So you try to throw a bunch of punches. The shoulder-roll style, which requires a fighter to constantly readjust his positioning in response to incoming punches, can be broken down, in theory, by combination punching. In other words, your first punch might be blocked, and your second punch might be blocked, but those blocks have pulled the man out of position, and he will not be quick enough to readjust in time to block the third punch. Which brings us to the second problem: Adrien Broner is faster than you. I feel confident saying this without even knowing you, because, unless you are one of maybe a half-dozen of the world's top professional boxers, Adrien Broner is faster than you. The shoulder-roll style of defense is incredibly effective for Floyd Mayweather, but it is not widely used. Why? Because it requires exceptional speed. (If you ever want to see a guaranteed beating, watch any slow or unskilled fighter who has decided to "try out" the Mayweather style in sparring. A fighter of normal speed or middling talent using the shoulder roll can be beaten with speed, because his default defensive position leaves his entire face open, and if he is not quick enough to adjust to punches as they come in, he is nothing more than a man with huge defensive hole through which punches will rain onto his jaw.) Very few men have the speed to use that particular style at the highest levels. Adrien Broner is one of them. That means he can see your punches drifting in from a mile away, and he can react to them before they reach him. Not just his body, but his hands, are much, much faster than yours.

Which brings me to the third problem: Adrien Broner is a devastating puncher. There are quite a few boxers with great speed, but middling power. Adrien Broner is not one of them. Adrien Broner will knock you the fuck out. Let us come back to the theoretical combination that you have decided to throw in order to penetrate his impenetrable defense. Let's say you decide to throw the old 1-2-3, the jab-right-left hook. Here is how you imagine that combination will play out: He may slip the jab, and block the right, but the hook will land. Here is how that combination will play out in reality, in all likelihood: You jab, then as you turn to throw your right, you eat Adrien Broner's own jab, which is much faster and harder than your own. Stopped in your tracks, you then eat Adrien Broner's straight right hand, which is much faster and harder than your own. Let us hope that he does not then hit with his own left hook, thereby turning your precious combination punching aspirations back on you in ignominious fashion.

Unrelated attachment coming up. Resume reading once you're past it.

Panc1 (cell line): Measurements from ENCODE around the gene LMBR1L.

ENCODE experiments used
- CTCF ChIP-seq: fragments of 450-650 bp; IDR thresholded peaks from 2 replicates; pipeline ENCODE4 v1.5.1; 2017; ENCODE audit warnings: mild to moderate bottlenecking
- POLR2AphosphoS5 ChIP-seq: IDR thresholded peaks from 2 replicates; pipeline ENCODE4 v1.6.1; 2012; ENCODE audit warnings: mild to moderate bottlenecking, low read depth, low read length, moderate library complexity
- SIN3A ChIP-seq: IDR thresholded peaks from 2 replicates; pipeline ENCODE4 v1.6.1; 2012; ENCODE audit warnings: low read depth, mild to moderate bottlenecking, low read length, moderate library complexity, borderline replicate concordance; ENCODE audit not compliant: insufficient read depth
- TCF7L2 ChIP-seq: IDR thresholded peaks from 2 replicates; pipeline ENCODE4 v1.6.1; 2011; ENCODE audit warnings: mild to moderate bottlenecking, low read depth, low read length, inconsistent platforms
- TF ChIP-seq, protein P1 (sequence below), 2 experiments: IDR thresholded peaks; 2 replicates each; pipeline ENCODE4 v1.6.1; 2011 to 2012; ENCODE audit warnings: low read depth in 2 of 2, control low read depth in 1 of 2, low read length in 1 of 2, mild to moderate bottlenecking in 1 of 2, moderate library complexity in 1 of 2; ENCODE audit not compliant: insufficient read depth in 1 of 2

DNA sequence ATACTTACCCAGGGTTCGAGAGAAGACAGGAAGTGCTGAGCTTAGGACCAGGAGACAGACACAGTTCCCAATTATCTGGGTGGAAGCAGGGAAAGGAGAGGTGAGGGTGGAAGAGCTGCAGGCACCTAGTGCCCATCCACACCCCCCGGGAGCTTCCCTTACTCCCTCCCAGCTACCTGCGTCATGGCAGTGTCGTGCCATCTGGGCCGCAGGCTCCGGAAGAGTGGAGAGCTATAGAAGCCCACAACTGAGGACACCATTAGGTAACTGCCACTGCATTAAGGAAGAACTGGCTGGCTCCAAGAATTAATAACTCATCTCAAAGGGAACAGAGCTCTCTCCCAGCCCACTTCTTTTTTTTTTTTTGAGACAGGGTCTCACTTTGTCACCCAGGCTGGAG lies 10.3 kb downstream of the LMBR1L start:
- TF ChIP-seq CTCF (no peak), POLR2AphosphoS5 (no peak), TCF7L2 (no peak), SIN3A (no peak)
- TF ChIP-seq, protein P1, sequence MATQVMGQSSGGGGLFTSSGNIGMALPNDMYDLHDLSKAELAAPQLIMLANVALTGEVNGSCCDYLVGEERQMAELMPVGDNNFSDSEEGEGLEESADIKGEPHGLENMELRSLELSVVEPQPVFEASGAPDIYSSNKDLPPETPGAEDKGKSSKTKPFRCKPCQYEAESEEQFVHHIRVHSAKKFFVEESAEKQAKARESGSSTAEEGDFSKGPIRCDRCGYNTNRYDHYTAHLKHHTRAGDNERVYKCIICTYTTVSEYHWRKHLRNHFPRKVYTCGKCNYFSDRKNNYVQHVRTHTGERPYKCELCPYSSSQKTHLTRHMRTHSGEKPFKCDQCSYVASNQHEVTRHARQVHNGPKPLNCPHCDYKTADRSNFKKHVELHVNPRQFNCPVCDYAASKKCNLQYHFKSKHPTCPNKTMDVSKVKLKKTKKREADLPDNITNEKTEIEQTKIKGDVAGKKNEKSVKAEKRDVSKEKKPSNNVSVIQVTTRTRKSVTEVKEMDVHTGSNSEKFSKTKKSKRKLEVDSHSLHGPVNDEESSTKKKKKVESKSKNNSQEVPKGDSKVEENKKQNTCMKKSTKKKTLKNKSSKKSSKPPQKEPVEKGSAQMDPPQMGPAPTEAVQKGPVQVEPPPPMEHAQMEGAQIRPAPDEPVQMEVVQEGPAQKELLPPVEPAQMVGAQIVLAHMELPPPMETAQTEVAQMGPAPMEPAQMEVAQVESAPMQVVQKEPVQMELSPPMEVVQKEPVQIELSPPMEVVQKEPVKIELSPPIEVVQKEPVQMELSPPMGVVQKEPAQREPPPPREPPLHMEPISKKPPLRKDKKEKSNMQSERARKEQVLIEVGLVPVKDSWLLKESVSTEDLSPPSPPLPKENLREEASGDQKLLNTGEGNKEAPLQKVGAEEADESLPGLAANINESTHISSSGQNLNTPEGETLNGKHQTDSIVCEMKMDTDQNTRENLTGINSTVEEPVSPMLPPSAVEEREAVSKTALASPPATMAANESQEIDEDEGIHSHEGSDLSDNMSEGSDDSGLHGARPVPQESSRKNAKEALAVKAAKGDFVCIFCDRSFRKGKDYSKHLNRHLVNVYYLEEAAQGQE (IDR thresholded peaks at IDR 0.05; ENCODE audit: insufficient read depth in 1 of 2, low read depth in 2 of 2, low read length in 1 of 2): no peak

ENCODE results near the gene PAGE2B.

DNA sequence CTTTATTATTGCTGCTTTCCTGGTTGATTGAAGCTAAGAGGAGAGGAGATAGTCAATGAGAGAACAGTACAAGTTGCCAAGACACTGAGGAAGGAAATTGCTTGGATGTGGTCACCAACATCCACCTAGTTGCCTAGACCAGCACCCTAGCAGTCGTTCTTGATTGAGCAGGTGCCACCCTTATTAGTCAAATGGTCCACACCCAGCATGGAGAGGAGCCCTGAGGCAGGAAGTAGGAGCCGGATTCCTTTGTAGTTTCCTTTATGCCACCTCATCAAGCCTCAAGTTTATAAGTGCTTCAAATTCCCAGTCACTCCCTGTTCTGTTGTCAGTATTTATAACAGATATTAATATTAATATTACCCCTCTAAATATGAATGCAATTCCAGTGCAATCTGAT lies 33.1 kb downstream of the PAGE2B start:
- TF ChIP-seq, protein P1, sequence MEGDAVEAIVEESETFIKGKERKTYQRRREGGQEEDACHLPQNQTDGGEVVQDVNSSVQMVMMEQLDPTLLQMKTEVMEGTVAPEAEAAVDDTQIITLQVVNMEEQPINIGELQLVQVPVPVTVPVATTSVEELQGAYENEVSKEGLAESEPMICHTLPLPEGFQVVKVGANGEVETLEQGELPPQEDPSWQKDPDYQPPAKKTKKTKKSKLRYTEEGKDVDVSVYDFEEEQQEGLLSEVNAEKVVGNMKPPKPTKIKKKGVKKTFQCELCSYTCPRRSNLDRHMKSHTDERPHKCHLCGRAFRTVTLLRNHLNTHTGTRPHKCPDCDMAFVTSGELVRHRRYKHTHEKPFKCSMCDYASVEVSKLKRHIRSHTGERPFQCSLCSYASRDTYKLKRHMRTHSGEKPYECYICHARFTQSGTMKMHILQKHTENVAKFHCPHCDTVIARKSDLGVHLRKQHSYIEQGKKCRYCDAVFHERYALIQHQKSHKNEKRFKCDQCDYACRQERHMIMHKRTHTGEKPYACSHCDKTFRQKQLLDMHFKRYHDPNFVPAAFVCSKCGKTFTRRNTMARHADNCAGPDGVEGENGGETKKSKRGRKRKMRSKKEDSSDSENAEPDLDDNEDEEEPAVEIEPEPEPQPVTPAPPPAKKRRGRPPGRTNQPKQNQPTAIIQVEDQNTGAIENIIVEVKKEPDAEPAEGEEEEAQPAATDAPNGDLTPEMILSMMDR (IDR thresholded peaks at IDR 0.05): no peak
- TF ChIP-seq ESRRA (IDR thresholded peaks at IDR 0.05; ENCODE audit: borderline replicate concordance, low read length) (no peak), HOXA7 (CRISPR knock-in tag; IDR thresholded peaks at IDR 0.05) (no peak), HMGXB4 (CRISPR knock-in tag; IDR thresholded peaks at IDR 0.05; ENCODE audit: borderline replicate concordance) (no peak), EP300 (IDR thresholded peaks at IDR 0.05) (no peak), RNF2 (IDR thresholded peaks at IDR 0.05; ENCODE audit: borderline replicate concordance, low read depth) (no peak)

And so, as an opponent of Adrien Broner—and, unless you are one of the five or so best fighters in the world, it does not really matter who you are or what your style is or what your "game plan" is for the fight—you will find that A) no matter what you throw, you cannot land a clean punch on him; B) every time you try to attack him, you yourself are counterpunched by his much faster hands; and C) those counterpunches have a ruinous effect on your ability to walk and talk and generally function as a human being. And because Adrien Broner is a very polished and patient fighter, you will find that your body starts to break down as a result of his body shots. Maybe, as Antonio DeMarco did, you try to rush in close to Broner and try to fight him on the inside; this will only lead to your eating his patented short right uppercut, and you will not find him any easier to hit, in the meantime. And as you start to slow, and break down, and feel nauseated and hazy-headed, Adrien Broner will stop counterpunching you and start walking you down, methodically, getting ever closer, cutting off your avenues of escape, backing you into a corner (not in any sort of metaphorical sense, sadly for you), and then, when you have nowhere to move and no way to stop him, he will unleash a barrage of punches that are too fast for you to block and too hard for you to withstand, bringing you to your knees. If you get up, he will do it again, until you quit. If you were lucky, maybe you got knocked out early.


And that is why the problem of Adrien Broner will not be solved by mortal man.

Hamilton Nolan writes for Gawker and writes about boxing for places besides Gawker.